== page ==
Do Flu Symptoms Differ by Age?

Do Flu Symptoms Differ by Age?

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Find out how flu symptoms might affect kids, younger adults and older adults differently.

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FEB. 8, 2023   5 MINUTE READ

A variety of factors affect how your body responds to the influenza virus. But did you know you might be more or less susceptible to the miseries of the flu depending on your age and stage of life? This article will break down how children, younger adults and older adults may respond to the flu differently and what you can do to minimize your risk of serious complications from this virus.

Typical Flu Symptoms

Unlike the common cold, which comes on gradually and is generally mild, the onset of flu is typically sudden. Its symptoms can be similar to COVID-19 symptoms, and it may be impossible to tell the difference without testing. They can vary somewhat depending on a person's age, but typical flu symptoms include:

  • Fever lasting 3-4 days
  • Chills
  • Body aches
  • Cough
  • Headache
  • Sore throat
  • Fatigue
  • Runny or stuffy nose

Flu in Kids

Children's immune systems don't fully develop until they're 7 to 8 years old. Kids are also still learning to cover their coughs and sneezes and often forget to wash their hands without a reminder. They also tend to spend time together in large groups at childcare or school.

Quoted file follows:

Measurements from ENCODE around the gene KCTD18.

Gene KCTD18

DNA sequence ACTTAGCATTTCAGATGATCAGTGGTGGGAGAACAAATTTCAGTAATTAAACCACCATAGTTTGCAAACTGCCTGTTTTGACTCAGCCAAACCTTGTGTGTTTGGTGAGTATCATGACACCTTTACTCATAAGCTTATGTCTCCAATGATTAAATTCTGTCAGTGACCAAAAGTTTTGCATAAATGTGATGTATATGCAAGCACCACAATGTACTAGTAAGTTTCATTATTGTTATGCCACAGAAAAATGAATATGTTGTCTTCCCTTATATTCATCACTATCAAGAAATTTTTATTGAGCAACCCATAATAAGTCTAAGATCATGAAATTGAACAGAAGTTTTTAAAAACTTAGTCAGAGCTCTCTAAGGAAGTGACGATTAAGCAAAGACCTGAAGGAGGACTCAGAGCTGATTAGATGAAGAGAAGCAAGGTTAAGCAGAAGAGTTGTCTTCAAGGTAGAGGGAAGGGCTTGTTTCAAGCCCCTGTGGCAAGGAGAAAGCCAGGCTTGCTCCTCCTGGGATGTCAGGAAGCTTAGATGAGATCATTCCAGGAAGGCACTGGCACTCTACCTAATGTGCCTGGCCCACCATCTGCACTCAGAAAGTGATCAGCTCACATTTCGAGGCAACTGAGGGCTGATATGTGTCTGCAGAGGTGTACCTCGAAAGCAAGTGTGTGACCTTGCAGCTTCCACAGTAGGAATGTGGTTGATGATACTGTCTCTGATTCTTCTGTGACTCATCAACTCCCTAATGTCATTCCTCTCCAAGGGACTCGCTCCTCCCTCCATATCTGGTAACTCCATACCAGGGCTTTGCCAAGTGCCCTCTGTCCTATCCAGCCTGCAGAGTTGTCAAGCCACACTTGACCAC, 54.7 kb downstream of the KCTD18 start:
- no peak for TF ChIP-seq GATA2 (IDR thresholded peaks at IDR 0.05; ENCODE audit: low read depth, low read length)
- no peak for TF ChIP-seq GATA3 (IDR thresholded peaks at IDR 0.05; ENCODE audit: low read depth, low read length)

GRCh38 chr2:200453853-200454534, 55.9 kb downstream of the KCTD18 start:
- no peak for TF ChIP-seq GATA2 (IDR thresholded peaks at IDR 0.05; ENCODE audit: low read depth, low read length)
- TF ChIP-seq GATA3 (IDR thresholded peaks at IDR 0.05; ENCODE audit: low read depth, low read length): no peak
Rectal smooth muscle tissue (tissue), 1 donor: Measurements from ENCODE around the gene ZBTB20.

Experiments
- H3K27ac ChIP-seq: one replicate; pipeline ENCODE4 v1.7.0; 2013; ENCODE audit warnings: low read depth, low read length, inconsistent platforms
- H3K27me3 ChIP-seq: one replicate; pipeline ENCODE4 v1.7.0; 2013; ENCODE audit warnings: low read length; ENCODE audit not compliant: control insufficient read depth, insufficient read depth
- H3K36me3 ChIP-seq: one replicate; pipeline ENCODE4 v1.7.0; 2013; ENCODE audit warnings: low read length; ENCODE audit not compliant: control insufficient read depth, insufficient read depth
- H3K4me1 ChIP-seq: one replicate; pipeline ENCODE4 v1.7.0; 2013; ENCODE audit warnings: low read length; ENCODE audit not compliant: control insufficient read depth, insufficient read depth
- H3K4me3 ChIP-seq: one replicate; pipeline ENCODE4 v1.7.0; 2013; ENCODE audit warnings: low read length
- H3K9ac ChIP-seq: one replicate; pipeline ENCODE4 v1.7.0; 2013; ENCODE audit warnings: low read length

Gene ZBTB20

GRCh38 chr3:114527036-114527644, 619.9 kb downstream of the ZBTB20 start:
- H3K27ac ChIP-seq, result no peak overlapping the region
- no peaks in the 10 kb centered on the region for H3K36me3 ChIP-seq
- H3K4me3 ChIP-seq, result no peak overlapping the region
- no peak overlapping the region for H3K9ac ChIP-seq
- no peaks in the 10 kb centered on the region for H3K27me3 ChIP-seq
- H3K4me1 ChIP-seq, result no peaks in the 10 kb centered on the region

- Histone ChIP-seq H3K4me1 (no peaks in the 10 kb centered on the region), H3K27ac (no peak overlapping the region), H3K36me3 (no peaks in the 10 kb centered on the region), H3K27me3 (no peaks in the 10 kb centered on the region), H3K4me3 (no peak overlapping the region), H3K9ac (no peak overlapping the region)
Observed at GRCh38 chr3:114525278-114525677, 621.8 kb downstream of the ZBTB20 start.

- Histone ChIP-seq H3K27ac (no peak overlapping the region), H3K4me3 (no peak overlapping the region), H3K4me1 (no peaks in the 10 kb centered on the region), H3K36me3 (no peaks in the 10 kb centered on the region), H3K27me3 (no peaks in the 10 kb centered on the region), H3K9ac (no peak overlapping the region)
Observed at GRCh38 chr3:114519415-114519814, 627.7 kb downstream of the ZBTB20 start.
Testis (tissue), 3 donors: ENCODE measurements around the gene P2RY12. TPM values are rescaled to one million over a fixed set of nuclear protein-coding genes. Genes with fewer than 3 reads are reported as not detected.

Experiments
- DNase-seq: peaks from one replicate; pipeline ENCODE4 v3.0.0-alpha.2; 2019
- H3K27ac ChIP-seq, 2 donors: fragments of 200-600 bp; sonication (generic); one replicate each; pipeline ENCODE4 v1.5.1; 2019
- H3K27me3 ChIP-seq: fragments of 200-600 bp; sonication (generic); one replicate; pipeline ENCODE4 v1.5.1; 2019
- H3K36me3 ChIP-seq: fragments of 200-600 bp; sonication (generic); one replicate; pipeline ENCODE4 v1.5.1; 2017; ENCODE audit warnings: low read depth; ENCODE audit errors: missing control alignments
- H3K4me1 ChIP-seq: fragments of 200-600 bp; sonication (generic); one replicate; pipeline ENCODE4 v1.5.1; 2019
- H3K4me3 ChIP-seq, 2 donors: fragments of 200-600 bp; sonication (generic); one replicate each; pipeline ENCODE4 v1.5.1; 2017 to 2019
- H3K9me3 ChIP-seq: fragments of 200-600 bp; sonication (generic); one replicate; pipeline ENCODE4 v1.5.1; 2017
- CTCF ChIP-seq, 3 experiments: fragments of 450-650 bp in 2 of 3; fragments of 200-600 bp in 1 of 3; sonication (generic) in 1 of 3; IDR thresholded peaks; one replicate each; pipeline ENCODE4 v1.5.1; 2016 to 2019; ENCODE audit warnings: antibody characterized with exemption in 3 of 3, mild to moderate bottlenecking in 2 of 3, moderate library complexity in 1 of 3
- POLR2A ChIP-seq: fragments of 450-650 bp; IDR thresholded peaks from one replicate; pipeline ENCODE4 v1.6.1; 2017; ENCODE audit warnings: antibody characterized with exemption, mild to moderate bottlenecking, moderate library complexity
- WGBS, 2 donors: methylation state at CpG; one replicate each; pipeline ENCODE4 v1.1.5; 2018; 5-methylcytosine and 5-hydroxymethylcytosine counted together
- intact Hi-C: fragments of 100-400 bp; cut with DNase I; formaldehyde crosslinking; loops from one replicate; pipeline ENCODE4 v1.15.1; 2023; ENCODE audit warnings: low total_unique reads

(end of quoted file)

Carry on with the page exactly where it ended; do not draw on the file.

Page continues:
These factors make it easier for the flu virus to spread among children. Research shows young children are more likely than any other age group to become sick with the flu, with a median of 13% of young children (up to 4 years old) compared to 8% among 5- to 17-year-olds and just 7% among 18- to 49-year-olds.

When it comes to flu symptoms in kids, vomiting and diarrhea are more common in children than adults. Children's fevers also tend to run higher with the flu, climbing as high as 103-105 degrees Fahrenheit. If you have concerns about your child's symptoms, don't hesitate to call your pediatrician.

Flu in Younger Adults

Generally, younger adults have the most robust immune systems of the three age categories. About 7% of adults ages 18-49 have flu symptoms each year. They're also the least likely to get an annual flu shot.

Younger adults tend to have typical symptoms with the flu, but with this demographic, it's important to consider their environment when evaluating the risk of flu. People in early adulthood may still be attending school and living in dorms or other housing where they're likely to be exposed to a large number of people on a daily basis. This increases their odds of encountering someone who is sick with the flu.